Study Skills

This page contains material which complements our book (Arksey H and Harris D (2007) How to Succeed in Your Social Science Degree, London: Sage Publications -- more information here). Any comments about the book or this page would be very welcome --

(Our) Re-Usable Learning Objects

RLOs are multi-media files designed to help people learn what is usually a small chunk of material. They are often introductory. They can contain PowerPoint slides, video, audio and text (HTML) files. These RLOs  will only run on Internet Explorer. They usually contain audio material and so you will need to connect speakers or headphones. Allow the browser to run 'active content' if it warns you -- this is only the stuff behind the controls on the video and audio panels.

How (Not) To Read an Academic Article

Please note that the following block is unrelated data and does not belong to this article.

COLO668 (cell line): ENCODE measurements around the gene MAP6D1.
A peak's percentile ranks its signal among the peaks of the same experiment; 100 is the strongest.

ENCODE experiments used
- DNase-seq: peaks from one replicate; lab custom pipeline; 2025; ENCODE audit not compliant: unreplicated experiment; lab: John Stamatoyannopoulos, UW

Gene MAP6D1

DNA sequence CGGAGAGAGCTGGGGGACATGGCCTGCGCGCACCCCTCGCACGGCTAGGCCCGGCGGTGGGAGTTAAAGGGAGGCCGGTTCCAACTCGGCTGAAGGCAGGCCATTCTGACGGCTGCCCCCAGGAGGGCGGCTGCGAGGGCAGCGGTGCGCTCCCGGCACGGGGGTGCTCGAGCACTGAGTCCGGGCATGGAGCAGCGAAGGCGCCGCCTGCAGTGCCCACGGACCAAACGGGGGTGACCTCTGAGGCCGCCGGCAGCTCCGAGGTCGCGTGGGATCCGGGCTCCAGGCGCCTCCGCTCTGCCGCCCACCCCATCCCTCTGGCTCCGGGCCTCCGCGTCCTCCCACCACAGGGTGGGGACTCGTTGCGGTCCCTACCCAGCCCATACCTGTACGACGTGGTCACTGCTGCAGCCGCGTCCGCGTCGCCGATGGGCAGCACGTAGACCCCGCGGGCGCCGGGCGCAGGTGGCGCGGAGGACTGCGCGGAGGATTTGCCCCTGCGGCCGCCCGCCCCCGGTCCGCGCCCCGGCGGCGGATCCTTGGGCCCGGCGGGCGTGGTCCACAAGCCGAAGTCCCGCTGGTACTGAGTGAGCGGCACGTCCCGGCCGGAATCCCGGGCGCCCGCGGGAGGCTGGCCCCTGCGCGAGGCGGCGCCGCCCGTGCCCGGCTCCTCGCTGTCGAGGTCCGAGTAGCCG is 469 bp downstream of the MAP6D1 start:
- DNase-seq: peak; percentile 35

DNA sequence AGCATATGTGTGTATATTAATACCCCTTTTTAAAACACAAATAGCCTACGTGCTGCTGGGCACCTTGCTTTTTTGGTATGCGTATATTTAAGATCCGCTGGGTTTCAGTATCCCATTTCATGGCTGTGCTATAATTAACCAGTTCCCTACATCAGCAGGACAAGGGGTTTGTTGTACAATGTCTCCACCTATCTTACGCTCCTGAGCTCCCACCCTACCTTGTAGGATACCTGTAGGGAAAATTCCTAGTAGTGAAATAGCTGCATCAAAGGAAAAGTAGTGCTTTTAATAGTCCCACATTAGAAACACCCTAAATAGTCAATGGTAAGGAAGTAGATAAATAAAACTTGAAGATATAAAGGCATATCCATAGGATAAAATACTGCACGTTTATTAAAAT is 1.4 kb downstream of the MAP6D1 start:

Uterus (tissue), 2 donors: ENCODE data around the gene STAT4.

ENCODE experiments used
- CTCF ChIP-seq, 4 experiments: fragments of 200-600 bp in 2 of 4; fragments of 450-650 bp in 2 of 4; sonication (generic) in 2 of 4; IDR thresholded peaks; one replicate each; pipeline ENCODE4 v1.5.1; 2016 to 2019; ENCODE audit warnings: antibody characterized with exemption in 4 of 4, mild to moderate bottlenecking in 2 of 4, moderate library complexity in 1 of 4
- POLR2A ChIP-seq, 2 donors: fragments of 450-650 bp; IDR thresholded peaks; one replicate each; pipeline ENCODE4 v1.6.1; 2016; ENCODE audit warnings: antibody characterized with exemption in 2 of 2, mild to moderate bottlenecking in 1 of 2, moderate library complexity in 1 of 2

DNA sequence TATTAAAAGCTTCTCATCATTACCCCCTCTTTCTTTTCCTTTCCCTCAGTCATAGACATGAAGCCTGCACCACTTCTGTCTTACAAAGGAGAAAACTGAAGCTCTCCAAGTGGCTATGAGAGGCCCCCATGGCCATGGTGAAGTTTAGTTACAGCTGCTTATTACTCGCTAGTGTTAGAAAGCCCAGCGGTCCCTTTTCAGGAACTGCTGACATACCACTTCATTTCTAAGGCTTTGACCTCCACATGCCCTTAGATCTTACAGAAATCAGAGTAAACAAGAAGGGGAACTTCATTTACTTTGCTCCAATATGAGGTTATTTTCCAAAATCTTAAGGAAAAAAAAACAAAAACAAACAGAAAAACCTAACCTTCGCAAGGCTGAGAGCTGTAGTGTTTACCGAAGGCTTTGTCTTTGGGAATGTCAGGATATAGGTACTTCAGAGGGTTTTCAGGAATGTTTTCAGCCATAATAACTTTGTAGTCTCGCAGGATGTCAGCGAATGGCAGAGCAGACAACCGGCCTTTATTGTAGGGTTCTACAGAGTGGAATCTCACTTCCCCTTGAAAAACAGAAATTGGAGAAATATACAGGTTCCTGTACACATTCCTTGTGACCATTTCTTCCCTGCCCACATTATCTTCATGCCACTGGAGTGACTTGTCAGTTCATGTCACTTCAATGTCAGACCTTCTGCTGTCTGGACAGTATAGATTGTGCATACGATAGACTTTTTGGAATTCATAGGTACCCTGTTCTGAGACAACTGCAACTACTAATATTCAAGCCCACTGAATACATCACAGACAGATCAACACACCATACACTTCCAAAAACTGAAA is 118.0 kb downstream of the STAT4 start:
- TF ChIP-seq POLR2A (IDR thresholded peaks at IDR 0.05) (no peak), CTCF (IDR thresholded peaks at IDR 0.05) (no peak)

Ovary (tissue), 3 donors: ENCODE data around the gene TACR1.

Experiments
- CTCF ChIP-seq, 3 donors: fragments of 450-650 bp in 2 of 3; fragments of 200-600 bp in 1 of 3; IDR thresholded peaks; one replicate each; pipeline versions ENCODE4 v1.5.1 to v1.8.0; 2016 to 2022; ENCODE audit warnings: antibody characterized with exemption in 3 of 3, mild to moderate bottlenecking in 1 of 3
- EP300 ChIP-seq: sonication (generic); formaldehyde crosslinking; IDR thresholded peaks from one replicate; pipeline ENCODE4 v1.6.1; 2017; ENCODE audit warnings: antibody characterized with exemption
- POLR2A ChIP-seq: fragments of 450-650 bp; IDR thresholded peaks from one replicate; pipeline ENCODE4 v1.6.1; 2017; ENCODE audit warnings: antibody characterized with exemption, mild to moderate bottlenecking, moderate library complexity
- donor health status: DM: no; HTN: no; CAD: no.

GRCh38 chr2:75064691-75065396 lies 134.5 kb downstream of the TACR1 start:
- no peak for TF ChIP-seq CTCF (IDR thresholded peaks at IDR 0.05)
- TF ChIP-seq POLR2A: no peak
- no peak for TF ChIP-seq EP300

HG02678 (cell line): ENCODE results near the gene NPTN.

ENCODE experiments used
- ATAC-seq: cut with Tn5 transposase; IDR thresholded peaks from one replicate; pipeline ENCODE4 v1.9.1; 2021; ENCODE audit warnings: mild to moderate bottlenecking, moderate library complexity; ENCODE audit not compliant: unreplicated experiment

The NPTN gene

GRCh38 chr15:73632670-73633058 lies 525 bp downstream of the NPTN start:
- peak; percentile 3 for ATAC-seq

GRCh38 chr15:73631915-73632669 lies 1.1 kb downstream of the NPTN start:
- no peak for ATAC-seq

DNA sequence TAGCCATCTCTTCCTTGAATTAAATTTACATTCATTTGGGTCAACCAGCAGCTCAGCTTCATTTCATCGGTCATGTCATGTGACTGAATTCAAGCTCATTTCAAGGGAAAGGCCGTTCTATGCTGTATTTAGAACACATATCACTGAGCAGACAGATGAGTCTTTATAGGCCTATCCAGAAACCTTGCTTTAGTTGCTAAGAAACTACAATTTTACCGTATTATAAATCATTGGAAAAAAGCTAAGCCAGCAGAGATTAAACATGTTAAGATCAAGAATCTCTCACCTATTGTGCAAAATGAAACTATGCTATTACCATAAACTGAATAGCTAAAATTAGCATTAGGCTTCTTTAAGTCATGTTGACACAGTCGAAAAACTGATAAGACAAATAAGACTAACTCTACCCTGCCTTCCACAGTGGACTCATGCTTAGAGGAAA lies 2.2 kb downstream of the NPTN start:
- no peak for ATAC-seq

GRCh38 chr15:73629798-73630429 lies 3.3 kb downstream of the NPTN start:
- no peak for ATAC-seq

Dave Harris

This is a demonstration of two approaches to reading an academic article. The first one involves lots of detailed note-taking and slow patient reading: I think the video gives some idea of the tedious nature of this approach, as does the 'alienated' commentary. The second approach demonstrates much more brisk reading for sense and understanding. I tried to 'think aloud' as I did these tasks. I also illustrate on PowerPoint some relevant characteristics of 'surface' and 'deep' approaches to learning in general.

Approximate length: 16 minutes

Revision -- getting motivated

Dave Harris

This is a rather experimental RLO, drawing upon work on the motivation of sportspersons and suggesting that students try out similar techniques to get motivated for examinations. It also expresses the view that video clips are best used to motivate learners as well as, or even rather than, to inform them as such.  Clips of exciting activities are combined with fairly unexceptional pop music, while the PowerPoint slides convey the actual advice.